In the separation dispute between comedian Oliver Pocher and his wife Amira, the motivational coach Biyon Kattilathu spoke out publicly for the first time and denied an allegedly closer relationship with Amira. "On my alleged romantic relationship with Amira: That's not true! We didn't have a romantic relationship, we don't have a romantic relationship," Kattilathu said in a YouTube video on Friday evening. To support his statement, he referred to the judicial review of the matter - and said: "The court has decided."
In recent weeks, Pocher had publicly accused the motivational coach of having a romantic relationship with Amira several times and parodied him as “Dalai Karma”. Most recently, the 45-year-old appeared in this role, accompanied by the camera, on the sidelines of Kattilathus' performance in Euskirchen and sought direct confrontation.
In the statement, Kattilathu also referred to the affidavit he submitted. "Making a false statement carries heavy penalties. This is not something you do on a whim, but only if you have a clear conscience and if you are absolutely convinced of the truth." At the beginning of his video, the podcaster explained that there is a point when you have to say something, "especially when certain boundaries are exceeded."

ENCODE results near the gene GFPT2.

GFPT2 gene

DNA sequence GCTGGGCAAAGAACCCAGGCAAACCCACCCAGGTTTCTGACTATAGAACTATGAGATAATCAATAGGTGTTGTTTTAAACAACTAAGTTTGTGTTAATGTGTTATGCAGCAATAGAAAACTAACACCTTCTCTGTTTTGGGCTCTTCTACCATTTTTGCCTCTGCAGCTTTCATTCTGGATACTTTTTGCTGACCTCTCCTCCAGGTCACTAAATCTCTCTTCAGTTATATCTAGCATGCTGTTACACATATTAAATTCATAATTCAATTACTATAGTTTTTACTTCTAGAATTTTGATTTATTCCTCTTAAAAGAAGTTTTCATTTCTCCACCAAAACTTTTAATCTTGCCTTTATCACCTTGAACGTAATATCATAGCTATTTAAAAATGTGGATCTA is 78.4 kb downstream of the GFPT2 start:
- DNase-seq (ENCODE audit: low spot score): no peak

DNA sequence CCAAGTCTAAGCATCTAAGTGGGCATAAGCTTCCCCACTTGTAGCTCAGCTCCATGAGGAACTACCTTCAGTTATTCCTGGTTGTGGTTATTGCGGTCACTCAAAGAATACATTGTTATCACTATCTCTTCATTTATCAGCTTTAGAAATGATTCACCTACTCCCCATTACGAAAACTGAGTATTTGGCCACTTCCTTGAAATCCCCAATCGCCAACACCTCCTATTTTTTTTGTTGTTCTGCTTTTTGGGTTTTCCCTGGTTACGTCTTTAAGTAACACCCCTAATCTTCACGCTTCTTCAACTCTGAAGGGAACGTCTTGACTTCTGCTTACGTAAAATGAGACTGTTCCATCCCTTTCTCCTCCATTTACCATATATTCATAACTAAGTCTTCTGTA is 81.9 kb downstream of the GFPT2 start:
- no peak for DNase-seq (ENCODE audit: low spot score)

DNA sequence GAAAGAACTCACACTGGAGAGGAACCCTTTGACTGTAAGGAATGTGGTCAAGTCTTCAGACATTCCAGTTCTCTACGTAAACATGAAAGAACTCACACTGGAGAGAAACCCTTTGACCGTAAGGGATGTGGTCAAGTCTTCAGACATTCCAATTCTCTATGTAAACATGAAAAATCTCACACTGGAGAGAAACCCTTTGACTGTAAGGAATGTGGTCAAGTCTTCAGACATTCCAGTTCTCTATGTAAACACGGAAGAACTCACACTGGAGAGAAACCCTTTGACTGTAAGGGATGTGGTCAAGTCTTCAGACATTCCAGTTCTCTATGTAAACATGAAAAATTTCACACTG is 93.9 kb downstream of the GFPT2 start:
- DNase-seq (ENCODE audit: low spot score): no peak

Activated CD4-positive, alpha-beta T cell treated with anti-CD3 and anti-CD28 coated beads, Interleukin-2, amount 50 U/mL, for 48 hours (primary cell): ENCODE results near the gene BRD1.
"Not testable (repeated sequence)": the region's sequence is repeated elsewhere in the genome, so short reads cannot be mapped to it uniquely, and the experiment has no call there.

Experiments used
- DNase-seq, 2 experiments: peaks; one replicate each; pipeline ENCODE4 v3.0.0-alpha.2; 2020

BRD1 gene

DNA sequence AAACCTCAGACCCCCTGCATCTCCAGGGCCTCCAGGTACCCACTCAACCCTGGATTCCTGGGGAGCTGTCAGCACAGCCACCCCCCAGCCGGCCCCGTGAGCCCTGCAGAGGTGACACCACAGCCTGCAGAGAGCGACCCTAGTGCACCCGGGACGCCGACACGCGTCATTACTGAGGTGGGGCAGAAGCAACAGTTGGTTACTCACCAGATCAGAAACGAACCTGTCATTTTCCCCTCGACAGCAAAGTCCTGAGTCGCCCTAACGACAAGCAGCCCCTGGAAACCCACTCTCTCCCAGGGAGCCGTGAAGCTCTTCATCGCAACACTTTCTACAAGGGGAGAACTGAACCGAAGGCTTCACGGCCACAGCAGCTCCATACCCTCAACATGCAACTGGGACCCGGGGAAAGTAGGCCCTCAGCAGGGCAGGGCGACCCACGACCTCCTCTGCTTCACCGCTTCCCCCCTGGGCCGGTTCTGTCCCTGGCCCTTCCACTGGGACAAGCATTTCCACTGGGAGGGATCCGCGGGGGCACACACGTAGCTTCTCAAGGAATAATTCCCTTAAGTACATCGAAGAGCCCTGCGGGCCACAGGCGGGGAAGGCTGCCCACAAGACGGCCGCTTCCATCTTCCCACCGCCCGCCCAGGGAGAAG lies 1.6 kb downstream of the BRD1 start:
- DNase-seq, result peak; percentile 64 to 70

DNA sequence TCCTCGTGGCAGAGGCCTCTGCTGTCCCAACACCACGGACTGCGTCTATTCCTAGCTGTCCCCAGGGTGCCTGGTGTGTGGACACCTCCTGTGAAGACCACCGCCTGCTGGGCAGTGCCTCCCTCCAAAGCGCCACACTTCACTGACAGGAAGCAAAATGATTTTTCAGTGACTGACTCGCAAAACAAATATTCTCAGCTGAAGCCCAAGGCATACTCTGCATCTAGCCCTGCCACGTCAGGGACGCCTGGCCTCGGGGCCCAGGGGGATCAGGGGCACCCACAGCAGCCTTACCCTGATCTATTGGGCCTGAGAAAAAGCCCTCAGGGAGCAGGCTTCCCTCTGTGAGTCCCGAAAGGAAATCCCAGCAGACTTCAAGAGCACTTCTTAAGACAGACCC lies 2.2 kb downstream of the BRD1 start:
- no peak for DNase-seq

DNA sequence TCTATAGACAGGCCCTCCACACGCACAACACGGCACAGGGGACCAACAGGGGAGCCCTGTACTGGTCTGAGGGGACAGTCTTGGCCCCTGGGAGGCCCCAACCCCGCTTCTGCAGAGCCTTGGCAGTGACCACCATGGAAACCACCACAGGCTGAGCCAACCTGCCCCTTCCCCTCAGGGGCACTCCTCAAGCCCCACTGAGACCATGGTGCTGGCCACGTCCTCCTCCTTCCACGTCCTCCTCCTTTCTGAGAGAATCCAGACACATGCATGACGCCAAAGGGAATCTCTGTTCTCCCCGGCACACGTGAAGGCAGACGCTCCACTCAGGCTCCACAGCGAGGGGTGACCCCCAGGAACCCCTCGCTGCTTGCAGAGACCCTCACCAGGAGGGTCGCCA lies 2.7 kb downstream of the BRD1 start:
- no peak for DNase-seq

Amira Pocher had already described an affair with Kattilathu as “total nonsense” in the “Bunte” interview in November. "It is true that Biyon and I have worked together on various professional projects and most recently spoke about a joint podcast." She is single, said the podcaster.
The headlines of the past few weeks have shown her that the separation from Pocher was “simply the right thing”. Oliver and Amira Pocher announced their separation at the end of August; they had been a couple since 2016, married since 2019 and have two sons together.
But the rumors about the alleged love affair with Amira Pocher weren't the only thing that was bothering the coach. In the YouTube video he also commented on the reports that cast doubt on his doctoral thesis. “It hit me because I know how much heart and soul I put into it,” he says of the accusation that he had copied the work. "I had my university check the whole thing again and thank God I didn't make any mistakes unintentionally." Here too he has a clear conscience.
The last few weeks have also made him think. Instead of concentrating as usual on what makes people happier, Kattilathu was confronted with unhappy people every day. "People who throw dirt because they themselves are dissatisfied." One thing particularly hurt him: "Media that use images from the intensive care unit to harm us as a family." The recordings in question come from the time his son was born. It was a difficult time that was now being exploited. The motivational coach hopes that his statement will bring clarity to everyone – and a little more understanding.